The Adaptive Corporation
By Ed Driscoll · January 18, 2006 09:56 PM · Capitalism, the Unknown Ideal
For most of its 213-year history, the NYSE didn't have to worry about the competition. Much like the city itself, it drew strength from its role as a central meeting place for the exchange of information. But today information is everywhere — and much that was once done on an exchange floor is now done faster and cheaper over computer networks.Gelinas has some suggestions for Mayor Bloomberg and Gov. Pataki in this regard that are well worth reading. As her article hints, as the years progress, technology and telecommuting could become an increasingly powerful tool for businesses wishing to keep local governments somewhat more at bay. I did a piece for TCS Daily on the first anniversary of 9/11 about how quickly Moody's, the bond ratings firm, was able to leverage technology to get back to work after 9/11, when their headquarters building, located just a few blocks from the WTC, became uninhabitable. If such a business can change gears so quickly under those kinds of conditions, imagine what they could do if they wanted to relocate during a non-emergency.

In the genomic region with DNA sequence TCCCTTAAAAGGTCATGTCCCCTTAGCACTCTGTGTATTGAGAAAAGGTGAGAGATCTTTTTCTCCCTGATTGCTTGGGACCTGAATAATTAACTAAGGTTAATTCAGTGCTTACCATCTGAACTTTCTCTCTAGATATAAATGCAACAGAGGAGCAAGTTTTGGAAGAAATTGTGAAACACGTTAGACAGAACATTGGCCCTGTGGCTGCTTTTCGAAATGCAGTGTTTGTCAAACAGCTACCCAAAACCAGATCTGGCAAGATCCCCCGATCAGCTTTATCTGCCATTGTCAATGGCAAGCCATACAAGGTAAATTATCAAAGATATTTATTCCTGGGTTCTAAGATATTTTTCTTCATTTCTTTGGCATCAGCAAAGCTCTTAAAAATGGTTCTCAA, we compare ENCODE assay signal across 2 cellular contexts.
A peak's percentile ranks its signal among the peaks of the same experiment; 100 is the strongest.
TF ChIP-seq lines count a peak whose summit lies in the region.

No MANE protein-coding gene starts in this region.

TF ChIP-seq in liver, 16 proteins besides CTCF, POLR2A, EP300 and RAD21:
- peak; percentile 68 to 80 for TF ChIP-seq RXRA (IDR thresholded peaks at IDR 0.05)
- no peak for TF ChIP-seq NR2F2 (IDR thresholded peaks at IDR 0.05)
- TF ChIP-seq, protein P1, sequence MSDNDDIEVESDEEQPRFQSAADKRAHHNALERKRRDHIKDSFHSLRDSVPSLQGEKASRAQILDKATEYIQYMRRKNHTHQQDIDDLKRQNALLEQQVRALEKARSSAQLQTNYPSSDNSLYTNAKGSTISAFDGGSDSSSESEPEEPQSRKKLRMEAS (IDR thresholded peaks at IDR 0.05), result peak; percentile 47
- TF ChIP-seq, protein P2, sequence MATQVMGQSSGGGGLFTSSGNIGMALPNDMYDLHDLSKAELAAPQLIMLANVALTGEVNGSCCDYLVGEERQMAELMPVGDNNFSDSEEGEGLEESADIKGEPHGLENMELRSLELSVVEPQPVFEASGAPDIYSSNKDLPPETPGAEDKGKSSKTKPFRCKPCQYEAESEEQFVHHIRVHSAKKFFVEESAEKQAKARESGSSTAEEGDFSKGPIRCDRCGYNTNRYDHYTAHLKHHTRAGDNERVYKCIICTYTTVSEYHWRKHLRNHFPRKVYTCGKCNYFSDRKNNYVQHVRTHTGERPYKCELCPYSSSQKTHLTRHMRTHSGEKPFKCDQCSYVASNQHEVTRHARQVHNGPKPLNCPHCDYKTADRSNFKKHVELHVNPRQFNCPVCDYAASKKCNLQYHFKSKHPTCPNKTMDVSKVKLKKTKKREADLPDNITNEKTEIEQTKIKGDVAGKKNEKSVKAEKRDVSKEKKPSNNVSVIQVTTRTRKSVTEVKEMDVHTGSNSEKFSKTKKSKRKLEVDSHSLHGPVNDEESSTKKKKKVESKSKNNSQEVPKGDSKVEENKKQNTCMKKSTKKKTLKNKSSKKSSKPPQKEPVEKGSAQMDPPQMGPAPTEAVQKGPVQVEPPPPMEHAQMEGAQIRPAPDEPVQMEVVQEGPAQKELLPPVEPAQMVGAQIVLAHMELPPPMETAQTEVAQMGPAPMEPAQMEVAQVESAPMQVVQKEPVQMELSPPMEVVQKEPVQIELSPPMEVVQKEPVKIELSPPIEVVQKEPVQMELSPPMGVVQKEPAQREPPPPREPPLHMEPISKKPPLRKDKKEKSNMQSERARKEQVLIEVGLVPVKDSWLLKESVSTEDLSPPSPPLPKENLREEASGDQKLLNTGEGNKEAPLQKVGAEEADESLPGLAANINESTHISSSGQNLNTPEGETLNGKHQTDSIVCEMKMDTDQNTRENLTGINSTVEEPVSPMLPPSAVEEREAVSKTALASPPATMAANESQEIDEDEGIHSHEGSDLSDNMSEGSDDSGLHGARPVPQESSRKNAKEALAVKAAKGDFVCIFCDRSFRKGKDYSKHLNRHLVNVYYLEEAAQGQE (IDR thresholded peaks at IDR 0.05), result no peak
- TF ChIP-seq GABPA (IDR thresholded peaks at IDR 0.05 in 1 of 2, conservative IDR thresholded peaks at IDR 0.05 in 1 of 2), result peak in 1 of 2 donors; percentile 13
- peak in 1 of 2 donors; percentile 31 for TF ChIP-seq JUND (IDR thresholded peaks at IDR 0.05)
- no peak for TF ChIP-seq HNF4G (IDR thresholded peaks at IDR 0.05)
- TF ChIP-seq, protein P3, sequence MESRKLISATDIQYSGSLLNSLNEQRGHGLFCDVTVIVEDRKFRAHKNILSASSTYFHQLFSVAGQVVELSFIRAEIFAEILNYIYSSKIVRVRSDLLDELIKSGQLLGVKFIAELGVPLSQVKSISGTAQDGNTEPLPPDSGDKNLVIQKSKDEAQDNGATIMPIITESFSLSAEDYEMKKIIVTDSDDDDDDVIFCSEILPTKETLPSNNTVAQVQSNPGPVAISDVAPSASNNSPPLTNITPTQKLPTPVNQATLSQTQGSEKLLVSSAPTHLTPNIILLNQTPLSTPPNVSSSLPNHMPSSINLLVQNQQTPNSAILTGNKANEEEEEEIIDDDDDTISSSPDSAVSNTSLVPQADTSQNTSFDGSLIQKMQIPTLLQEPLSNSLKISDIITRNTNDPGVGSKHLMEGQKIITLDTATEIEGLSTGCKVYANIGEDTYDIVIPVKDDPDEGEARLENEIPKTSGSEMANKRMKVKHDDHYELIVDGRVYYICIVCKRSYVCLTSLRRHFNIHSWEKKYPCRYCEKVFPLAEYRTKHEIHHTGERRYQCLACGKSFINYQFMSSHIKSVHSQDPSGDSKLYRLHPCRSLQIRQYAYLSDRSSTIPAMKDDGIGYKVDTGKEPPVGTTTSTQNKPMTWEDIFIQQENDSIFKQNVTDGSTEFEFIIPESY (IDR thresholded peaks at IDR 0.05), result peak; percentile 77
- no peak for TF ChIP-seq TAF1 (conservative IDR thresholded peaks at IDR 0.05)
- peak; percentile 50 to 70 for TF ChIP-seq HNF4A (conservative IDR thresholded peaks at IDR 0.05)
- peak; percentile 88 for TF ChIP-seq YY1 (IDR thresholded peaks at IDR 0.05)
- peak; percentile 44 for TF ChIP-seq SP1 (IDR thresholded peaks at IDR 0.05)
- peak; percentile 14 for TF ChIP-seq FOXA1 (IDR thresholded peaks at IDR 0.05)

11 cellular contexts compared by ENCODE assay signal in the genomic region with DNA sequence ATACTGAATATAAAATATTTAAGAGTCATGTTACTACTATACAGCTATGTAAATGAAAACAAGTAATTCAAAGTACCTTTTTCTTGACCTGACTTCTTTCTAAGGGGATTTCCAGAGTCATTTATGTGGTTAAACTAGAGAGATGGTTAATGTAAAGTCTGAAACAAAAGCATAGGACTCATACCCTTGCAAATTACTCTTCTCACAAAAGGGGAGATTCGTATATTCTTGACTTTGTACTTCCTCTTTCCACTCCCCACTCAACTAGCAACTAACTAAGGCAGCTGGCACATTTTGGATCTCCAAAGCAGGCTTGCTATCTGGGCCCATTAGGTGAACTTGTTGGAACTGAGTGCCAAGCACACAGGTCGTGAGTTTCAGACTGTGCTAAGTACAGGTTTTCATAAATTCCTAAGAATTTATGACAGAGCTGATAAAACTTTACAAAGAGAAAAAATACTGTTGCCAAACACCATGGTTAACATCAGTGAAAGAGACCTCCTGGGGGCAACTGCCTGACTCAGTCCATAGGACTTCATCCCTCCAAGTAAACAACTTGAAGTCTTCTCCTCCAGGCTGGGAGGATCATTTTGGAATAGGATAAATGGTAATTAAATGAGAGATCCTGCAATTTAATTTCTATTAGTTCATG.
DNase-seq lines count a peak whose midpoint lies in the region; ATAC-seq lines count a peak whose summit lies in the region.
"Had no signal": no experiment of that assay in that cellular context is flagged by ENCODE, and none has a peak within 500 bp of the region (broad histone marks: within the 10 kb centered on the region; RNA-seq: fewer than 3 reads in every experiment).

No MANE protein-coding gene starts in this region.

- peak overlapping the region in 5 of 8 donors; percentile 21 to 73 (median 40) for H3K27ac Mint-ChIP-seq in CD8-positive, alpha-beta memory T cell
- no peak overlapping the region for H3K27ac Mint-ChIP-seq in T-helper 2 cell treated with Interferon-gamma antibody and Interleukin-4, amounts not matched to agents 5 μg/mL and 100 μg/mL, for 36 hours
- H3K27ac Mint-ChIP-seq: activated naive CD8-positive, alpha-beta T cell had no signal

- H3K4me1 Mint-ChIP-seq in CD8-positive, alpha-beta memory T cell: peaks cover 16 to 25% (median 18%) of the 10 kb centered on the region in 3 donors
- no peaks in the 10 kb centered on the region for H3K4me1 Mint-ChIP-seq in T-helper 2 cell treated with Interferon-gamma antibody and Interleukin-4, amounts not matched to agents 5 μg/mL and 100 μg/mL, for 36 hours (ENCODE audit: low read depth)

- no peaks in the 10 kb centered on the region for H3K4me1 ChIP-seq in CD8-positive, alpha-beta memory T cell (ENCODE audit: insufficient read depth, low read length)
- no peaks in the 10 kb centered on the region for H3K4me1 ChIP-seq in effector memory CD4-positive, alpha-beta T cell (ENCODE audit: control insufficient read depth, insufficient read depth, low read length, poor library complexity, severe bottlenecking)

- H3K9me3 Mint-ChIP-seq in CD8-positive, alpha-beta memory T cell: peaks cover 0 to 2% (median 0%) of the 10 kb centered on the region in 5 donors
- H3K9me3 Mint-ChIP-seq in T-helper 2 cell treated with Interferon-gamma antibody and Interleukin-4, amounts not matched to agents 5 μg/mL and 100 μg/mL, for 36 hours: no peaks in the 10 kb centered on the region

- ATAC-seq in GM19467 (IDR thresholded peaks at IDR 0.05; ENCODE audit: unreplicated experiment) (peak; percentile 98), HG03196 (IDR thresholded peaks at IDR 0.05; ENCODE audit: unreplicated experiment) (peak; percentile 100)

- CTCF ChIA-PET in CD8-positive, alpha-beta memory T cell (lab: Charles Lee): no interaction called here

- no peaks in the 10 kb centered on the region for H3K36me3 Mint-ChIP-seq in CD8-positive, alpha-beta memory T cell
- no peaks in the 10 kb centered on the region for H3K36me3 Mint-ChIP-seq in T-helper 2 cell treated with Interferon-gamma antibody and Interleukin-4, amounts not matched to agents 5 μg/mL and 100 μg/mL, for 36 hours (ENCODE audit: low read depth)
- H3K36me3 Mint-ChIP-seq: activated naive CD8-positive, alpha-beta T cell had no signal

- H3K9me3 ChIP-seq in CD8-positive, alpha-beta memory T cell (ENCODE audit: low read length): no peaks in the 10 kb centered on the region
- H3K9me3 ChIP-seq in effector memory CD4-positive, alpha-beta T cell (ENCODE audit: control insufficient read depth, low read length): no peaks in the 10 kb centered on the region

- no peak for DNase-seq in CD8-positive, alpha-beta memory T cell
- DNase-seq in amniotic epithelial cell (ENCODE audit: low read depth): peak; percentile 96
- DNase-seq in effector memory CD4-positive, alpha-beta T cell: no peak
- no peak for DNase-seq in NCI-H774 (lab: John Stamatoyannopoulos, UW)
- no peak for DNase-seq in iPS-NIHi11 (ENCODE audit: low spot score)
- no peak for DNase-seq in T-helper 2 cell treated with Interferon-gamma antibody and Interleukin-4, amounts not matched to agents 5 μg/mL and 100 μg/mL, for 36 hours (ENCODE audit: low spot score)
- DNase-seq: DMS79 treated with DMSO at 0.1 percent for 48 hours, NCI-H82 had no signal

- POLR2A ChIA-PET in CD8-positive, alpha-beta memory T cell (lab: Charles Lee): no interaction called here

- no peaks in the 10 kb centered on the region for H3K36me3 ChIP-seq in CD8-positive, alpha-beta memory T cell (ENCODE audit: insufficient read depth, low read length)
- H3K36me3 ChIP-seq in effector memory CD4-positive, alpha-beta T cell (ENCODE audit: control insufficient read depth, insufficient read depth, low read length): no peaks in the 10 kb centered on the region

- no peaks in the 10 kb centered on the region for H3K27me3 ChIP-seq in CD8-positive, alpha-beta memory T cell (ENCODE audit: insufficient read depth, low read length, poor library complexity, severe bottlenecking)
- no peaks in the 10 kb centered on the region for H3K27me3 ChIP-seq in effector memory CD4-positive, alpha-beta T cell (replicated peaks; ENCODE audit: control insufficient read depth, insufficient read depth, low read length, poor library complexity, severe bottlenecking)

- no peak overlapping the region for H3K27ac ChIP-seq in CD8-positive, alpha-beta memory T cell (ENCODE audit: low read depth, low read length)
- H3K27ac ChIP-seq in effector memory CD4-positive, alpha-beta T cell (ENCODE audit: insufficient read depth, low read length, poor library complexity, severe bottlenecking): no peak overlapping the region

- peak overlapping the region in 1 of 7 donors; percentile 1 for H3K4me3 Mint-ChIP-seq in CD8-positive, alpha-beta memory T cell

Last fall, Nissan announced they were leaving Los Angeles for a more hospitable business climate in Nashville, Tennessee. Technology now allows almost any business to relocate pretty much anywhere its executives wish. This will begin to create new opportunities for those regions wishing to spur growth through low taxes and favorable business environments--and provide additional incentives for confiscatory cities and states to rethink their strategies, lest they risk additional loses.
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